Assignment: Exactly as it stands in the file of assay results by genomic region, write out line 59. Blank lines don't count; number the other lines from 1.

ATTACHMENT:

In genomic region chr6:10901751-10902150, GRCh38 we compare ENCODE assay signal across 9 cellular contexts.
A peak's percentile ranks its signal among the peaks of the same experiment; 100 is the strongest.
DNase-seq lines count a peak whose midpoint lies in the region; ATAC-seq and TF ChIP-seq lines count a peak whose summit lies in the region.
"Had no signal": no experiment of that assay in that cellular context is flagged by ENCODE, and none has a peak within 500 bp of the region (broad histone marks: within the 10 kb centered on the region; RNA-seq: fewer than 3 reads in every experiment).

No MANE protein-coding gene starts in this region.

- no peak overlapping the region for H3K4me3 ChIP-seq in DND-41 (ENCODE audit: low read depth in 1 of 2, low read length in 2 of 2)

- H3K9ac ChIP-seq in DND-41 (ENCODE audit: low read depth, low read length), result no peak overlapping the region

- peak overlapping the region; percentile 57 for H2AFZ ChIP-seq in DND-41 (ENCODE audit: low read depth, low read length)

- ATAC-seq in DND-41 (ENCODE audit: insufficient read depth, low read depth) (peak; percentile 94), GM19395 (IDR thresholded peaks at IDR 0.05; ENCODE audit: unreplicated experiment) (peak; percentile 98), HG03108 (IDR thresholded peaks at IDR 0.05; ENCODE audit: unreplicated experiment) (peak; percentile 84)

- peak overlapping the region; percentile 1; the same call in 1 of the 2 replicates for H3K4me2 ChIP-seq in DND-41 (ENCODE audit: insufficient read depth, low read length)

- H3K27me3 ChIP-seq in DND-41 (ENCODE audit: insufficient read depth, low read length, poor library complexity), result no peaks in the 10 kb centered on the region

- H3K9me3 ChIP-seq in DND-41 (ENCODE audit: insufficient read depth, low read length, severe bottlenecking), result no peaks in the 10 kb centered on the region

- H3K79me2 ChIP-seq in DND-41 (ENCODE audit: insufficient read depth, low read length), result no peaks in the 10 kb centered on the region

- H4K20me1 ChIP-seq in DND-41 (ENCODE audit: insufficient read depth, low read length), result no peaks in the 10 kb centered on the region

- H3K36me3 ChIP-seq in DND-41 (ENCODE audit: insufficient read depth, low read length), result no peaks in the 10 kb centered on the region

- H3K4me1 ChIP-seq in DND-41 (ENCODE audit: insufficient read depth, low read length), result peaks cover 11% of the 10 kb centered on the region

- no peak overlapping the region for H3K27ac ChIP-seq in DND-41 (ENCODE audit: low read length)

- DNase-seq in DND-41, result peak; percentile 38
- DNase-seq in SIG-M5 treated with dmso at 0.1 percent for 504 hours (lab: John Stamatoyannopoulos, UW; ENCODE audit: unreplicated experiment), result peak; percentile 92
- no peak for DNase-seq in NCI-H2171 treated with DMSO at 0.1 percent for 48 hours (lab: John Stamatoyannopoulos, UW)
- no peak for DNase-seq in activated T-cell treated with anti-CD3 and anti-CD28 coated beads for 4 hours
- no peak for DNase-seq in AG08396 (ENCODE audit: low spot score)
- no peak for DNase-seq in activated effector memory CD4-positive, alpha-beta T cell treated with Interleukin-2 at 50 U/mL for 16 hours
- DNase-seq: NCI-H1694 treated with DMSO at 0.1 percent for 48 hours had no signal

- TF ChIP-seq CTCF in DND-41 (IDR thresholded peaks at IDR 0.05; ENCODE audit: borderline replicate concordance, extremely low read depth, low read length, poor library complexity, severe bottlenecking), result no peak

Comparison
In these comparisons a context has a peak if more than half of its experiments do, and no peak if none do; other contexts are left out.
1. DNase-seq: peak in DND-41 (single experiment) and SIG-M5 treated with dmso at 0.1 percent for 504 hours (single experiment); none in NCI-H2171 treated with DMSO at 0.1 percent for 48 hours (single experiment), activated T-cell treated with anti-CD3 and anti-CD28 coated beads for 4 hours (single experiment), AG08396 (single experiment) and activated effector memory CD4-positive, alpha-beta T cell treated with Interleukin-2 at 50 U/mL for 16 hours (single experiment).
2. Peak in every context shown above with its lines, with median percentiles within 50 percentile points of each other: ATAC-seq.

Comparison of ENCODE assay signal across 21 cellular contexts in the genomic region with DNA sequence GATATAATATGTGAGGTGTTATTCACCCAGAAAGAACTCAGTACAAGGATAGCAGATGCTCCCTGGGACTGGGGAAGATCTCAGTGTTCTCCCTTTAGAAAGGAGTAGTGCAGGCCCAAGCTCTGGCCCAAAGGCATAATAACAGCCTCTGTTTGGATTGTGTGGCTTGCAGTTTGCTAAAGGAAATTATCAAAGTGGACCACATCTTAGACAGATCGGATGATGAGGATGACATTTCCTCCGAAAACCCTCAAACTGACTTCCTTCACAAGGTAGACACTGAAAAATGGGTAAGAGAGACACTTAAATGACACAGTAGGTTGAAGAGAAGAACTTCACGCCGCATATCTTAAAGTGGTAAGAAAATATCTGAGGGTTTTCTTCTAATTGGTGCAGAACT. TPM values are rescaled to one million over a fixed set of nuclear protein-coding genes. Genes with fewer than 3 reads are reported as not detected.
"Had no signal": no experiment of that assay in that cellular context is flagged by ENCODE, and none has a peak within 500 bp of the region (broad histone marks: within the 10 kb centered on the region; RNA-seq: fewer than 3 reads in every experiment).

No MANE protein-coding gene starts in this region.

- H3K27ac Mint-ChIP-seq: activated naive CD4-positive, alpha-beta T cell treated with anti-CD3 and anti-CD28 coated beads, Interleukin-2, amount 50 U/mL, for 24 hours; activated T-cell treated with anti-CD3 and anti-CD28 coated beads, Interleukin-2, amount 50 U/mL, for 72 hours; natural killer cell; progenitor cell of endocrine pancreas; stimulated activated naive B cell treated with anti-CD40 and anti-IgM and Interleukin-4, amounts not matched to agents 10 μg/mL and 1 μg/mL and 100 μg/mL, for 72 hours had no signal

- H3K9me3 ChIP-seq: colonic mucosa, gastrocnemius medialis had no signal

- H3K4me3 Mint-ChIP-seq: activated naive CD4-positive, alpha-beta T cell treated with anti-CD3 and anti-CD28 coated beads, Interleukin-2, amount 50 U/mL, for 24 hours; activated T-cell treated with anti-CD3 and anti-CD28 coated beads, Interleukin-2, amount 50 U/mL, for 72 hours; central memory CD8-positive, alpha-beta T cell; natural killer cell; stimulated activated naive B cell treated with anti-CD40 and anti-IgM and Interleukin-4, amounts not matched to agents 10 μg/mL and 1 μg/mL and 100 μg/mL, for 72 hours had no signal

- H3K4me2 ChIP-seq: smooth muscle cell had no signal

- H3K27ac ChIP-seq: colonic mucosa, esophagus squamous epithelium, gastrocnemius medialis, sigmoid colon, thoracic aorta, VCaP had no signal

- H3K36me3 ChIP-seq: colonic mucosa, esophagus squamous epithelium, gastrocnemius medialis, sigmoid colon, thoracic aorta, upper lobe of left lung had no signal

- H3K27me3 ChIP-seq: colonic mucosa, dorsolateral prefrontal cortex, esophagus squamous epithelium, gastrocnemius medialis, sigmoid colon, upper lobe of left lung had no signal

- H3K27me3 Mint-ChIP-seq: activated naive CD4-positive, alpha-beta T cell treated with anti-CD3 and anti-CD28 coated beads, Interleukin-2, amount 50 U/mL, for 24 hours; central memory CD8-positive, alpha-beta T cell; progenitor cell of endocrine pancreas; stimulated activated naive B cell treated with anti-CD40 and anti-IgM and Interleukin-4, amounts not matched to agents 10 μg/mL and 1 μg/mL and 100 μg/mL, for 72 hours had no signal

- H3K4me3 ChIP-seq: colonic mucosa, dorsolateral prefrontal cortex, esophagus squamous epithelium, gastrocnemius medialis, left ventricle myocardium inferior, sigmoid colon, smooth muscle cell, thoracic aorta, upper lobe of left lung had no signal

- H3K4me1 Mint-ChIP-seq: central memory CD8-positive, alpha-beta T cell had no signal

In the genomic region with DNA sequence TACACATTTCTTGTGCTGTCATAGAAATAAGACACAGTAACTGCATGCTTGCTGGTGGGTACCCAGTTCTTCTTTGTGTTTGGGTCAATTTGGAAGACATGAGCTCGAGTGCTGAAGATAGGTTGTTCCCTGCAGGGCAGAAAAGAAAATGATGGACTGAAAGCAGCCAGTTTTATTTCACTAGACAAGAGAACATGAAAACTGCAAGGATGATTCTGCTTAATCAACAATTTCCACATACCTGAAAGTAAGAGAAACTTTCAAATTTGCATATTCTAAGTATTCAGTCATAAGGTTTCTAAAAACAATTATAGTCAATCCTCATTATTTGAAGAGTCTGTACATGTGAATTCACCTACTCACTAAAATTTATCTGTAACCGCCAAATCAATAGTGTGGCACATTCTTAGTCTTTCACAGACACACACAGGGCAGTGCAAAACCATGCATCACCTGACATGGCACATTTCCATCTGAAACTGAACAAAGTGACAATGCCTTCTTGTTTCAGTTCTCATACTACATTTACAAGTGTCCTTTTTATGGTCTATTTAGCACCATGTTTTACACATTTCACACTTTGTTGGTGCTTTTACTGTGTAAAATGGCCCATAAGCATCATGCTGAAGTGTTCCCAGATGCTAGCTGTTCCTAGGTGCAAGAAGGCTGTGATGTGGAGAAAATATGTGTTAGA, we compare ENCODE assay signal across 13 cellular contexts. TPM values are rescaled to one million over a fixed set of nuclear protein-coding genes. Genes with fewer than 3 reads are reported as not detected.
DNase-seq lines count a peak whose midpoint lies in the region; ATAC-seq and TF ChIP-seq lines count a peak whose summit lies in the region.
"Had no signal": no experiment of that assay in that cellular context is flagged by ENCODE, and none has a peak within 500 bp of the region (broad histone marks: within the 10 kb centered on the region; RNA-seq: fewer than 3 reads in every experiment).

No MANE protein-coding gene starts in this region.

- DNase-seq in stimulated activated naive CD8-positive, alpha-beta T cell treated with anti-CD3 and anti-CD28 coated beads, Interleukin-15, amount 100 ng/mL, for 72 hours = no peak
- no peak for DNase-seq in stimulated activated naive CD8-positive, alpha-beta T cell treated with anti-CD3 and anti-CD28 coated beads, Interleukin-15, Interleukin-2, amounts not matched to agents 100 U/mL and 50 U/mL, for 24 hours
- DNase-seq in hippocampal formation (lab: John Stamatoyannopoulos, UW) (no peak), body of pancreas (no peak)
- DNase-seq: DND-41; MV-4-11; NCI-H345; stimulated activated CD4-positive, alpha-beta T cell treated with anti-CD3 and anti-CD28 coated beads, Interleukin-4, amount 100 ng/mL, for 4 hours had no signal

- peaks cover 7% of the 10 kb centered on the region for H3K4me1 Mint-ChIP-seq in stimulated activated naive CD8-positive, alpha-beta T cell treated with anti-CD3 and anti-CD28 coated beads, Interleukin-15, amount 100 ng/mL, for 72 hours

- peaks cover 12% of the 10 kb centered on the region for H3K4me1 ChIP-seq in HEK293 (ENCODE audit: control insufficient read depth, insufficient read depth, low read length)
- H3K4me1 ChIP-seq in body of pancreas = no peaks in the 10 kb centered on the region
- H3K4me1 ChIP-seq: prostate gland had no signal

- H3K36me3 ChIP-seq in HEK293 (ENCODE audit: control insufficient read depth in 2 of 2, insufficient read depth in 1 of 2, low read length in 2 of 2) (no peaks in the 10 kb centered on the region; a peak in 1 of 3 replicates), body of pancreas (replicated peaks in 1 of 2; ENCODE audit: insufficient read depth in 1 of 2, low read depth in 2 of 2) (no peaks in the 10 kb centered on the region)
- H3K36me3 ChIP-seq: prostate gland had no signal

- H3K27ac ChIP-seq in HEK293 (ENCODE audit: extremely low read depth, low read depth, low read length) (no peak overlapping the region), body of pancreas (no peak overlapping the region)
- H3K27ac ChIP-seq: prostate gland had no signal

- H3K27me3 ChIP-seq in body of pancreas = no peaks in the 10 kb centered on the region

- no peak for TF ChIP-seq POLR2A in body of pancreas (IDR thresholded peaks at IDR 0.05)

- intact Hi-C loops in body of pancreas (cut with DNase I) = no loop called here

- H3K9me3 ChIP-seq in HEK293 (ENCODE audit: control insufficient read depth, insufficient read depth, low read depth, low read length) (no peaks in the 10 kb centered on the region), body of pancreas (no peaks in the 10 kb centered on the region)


- H3K27me3 ChIP-seq in body of pancreas = no peaks in the 10 kb centered on the region